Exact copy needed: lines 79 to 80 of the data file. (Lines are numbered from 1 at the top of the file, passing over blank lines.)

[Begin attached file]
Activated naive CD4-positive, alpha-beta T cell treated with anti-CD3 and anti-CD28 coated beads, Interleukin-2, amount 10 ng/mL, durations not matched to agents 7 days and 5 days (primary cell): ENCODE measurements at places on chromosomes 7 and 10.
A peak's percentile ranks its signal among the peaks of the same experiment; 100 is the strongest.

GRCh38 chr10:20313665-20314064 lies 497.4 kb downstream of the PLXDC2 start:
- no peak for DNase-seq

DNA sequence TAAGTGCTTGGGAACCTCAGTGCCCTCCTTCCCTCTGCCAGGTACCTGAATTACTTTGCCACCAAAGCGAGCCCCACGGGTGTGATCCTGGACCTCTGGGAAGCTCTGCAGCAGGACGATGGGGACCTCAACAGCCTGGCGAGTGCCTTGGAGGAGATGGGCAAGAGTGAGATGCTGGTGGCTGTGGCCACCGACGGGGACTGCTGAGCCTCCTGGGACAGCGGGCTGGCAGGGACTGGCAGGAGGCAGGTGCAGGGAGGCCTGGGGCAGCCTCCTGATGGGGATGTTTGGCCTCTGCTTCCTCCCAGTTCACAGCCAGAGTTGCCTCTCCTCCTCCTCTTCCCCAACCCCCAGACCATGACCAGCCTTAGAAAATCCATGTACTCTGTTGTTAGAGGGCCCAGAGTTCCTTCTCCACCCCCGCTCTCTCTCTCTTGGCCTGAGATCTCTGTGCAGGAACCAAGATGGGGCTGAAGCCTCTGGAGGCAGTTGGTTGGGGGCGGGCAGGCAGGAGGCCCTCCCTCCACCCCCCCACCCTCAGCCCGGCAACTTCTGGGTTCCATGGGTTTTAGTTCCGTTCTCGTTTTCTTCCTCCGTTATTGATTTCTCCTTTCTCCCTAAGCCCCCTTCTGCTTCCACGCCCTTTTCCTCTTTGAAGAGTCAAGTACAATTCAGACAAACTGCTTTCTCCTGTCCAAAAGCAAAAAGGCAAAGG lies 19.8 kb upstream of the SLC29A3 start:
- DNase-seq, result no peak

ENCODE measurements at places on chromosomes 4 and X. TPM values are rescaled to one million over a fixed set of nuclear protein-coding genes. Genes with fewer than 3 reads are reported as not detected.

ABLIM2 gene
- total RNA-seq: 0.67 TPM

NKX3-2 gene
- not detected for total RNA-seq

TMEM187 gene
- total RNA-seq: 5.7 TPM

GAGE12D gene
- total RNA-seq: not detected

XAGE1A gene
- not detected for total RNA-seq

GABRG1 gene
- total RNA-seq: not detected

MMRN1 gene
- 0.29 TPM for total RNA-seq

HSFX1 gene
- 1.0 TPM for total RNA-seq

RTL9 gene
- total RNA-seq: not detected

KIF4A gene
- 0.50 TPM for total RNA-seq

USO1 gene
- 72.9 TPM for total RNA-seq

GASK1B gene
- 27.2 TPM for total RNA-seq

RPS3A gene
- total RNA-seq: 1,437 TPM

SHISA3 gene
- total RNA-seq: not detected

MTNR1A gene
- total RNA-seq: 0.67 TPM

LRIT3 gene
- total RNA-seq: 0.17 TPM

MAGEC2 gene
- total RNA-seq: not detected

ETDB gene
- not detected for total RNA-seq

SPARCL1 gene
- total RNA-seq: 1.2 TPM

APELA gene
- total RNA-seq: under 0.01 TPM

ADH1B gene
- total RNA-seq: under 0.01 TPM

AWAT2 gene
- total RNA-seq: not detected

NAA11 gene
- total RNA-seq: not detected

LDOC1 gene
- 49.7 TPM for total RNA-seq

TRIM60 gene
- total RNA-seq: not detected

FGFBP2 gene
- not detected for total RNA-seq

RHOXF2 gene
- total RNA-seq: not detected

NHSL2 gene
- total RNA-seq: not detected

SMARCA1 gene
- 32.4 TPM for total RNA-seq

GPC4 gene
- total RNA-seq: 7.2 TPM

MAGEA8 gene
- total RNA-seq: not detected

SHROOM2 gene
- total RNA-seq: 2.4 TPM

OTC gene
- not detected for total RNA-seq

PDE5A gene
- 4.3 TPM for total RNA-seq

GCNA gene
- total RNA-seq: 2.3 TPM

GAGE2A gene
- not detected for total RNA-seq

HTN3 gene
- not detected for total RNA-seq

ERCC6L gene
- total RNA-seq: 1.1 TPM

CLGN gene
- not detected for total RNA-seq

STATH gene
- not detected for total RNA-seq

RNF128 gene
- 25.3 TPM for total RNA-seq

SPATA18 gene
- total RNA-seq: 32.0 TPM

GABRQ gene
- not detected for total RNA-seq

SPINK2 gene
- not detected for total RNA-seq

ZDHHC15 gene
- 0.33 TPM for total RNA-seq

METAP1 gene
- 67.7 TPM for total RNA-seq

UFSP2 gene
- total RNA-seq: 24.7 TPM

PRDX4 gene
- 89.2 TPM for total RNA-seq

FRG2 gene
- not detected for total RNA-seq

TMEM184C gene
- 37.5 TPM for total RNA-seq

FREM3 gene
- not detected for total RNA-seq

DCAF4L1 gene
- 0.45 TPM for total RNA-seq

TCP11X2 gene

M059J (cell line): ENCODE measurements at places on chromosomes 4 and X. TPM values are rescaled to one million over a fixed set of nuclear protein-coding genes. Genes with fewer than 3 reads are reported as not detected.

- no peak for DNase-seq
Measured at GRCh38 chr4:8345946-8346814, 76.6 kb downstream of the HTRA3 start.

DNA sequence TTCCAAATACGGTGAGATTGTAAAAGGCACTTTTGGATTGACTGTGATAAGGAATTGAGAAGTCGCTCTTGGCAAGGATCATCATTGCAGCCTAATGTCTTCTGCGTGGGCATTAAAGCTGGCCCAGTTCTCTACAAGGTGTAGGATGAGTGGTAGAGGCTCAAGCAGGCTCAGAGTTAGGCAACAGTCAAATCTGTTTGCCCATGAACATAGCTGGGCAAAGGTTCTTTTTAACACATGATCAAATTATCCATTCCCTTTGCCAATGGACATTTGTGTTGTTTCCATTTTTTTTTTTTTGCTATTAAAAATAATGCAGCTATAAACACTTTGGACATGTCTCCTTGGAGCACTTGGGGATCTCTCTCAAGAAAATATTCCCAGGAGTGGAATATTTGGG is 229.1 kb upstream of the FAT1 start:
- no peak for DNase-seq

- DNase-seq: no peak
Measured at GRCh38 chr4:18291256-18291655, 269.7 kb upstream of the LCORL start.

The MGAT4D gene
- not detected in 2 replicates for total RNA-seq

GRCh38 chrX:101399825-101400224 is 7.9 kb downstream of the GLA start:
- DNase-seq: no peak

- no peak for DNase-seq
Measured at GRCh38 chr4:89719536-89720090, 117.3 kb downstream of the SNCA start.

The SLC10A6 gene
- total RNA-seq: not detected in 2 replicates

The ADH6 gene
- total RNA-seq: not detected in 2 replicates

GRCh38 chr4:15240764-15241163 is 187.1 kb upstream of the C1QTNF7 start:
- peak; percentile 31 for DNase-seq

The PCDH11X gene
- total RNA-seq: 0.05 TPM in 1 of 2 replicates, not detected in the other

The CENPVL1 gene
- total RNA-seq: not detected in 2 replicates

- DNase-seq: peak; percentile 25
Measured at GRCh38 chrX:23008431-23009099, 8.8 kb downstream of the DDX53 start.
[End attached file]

- not detected for total RNA-seq

HTN3 gene